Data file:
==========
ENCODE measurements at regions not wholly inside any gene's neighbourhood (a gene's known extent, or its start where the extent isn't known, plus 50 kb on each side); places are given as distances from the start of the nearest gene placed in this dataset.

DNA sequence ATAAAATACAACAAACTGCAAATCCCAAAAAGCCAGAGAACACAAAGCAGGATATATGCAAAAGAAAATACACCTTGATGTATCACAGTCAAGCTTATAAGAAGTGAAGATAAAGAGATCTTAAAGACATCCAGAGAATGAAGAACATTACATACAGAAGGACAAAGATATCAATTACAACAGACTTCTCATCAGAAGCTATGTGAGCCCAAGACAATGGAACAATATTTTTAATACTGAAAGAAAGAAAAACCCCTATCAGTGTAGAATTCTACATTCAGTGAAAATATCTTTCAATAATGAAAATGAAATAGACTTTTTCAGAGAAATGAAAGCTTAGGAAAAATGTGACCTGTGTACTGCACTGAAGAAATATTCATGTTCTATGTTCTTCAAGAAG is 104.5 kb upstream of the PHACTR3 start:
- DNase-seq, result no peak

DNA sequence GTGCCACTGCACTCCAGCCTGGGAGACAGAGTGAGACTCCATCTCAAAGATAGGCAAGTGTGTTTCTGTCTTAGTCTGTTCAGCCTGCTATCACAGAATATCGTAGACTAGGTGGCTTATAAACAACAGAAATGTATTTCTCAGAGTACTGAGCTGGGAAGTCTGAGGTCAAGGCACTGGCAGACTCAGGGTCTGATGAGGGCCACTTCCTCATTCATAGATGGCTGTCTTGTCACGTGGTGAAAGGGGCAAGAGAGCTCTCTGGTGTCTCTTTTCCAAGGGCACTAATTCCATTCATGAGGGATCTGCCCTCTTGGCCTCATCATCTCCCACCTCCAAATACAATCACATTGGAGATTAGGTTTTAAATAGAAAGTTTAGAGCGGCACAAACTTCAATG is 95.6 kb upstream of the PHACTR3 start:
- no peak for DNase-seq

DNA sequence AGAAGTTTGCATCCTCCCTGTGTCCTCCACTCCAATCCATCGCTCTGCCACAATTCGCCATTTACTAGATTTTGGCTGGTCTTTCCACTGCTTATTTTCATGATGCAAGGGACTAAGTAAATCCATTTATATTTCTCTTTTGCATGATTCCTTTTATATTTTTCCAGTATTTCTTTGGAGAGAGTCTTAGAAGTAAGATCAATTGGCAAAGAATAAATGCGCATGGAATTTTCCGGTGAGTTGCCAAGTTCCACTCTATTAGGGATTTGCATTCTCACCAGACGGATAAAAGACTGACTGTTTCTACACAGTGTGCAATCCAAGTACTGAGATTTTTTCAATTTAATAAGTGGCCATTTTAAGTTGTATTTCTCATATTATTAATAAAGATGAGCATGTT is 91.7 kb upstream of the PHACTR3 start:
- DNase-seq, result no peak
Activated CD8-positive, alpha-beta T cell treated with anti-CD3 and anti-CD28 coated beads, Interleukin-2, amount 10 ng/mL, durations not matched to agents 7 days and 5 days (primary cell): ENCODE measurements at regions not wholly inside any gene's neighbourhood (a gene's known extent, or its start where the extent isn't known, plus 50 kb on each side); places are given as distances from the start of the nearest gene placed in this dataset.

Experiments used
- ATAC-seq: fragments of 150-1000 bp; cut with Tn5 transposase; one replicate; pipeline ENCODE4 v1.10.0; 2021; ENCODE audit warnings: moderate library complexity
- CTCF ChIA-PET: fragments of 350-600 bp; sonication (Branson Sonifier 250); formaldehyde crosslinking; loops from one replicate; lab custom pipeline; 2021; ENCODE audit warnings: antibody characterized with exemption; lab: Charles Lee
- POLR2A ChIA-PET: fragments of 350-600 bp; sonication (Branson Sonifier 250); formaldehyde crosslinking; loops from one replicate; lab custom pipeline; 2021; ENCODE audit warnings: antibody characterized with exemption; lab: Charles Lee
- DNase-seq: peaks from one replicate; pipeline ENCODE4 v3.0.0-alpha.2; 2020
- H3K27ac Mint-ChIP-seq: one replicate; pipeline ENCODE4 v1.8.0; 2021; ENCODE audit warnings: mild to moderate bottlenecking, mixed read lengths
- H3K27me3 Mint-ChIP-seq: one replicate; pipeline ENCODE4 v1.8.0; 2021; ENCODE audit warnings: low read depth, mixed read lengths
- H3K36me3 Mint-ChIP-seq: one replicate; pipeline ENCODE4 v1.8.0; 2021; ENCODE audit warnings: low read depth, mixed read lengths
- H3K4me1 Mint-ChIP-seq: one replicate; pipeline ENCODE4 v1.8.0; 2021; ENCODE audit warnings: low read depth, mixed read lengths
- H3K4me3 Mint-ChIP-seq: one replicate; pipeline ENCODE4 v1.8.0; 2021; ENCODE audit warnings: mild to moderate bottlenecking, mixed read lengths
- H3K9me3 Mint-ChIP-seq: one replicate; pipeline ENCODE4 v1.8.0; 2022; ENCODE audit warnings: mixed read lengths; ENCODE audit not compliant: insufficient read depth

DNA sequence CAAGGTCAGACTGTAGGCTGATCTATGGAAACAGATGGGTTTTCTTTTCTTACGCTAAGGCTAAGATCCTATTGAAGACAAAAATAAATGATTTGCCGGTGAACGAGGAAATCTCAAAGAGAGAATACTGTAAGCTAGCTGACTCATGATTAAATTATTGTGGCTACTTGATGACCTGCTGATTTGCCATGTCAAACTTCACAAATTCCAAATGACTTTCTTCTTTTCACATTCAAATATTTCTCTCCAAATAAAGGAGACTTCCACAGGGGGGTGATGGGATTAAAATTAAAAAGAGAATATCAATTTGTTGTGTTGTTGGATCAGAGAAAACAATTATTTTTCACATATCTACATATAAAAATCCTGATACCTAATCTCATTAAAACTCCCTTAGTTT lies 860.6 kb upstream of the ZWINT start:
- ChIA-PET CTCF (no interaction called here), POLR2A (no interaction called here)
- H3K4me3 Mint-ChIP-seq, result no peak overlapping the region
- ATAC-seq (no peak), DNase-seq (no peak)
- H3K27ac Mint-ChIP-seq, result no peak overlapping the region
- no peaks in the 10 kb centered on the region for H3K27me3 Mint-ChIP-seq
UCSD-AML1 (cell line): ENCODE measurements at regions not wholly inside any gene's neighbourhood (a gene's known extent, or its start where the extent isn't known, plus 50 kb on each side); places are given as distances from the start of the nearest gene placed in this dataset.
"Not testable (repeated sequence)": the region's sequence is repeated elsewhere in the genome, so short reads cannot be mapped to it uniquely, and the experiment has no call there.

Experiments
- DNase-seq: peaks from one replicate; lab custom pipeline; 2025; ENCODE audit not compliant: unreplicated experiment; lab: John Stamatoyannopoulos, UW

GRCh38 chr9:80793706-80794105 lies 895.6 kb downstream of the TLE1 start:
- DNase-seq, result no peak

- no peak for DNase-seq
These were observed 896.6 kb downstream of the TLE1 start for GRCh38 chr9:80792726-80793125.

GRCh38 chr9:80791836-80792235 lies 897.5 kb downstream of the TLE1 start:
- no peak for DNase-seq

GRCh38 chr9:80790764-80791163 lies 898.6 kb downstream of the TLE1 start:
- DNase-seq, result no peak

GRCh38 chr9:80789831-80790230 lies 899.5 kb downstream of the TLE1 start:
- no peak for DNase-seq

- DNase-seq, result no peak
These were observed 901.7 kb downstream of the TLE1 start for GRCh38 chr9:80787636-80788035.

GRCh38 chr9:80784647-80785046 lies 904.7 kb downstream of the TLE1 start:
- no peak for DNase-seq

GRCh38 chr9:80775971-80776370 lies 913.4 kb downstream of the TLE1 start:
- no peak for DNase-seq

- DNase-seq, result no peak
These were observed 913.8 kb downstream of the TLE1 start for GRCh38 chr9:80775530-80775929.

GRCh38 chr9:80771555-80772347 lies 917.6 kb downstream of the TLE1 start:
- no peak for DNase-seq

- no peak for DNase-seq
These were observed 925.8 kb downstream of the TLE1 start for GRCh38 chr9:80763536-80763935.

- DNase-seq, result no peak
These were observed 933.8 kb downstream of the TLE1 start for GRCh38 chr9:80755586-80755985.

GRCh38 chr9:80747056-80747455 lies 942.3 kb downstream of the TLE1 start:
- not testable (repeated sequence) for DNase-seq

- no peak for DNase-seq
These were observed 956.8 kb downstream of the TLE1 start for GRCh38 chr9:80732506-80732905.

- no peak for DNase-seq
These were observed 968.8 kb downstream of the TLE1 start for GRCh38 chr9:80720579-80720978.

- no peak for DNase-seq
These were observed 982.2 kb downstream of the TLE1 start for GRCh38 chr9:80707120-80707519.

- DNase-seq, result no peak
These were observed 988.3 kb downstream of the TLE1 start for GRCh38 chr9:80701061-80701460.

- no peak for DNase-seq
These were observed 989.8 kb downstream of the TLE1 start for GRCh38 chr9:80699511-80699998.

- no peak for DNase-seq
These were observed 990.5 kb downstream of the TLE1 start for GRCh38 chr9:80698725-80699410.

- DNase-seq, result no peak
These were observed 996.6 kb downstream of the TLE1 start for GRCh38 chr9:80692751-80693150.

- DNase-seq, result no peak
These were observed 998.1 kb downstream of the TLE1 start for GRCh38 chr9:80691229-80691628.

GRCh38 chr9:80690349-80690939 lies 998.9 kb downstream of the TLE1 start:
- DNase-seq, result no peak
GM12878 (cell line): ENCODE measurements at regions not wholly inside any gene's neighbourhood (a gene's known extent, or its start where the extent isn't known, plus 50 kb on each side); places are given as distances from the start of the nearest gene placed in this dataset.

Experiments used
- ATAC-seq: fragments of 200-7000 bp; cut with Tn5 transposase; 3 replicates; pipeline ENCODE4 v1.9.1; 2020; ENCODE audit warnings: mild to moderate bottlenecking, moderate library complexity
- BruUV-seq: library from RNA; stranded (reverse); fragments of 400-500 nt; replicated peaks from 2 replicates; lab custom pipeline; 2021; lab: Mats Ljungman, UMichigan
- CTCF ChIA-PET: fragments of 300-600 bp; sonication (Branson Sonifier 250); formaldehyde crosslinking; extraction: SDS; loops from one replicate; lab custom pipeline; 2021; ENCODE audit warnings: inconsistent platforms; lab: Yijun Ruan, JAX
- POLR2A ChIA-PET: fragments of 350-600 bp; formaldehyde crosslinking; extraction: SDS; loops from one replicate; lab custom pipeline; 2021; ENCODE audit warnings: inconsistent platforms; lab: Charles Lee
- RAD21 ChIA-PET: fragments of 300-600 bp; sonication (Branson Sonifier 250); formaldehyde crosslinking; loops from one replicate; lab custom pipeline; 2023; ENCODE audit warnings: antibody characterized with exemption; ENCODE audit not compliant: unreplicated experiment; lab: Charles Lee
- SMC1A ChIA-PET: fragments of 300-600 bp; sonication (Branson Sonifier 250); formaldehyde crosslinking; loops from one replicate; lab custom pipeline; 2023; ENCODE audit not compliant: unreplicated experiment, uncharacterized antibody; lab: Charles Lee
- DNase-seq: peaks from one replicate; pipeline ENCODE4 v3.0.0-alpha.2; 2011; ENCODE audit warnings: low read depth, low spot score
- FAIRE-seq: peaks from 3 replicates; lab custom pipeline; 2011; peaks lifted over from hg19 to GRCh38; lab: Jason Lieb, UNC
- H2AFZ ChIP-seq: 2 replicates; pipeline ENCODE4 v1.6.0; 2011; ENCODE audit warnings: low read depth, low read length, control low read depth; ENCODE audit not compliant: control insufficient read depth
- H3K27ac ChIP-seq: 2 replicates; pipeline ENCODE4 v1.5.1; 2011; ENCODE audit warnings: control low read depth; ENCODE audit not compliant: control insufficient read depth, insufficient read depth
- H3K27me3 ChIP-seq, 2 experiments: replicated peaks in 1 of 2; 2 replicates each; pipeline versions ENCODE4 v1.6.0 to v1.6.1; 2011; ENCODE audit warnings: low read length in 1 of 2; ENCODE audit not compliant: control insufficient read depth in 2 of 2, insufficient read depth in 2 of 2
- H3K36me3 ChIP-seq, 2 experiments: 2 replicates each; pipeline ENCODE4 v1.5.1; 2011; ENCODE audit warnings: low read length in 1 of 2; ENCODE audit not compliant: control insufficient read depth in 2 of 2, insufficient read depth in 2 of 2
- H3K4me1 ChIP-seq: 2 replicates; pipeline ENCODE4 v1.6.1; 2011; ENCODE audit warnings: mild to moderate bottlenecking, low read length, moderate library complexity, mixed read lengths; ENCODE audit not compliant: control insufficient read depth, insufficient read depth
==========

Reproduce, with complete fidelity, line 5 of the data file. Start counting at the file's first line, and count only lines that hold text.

- no peak for DNase-seq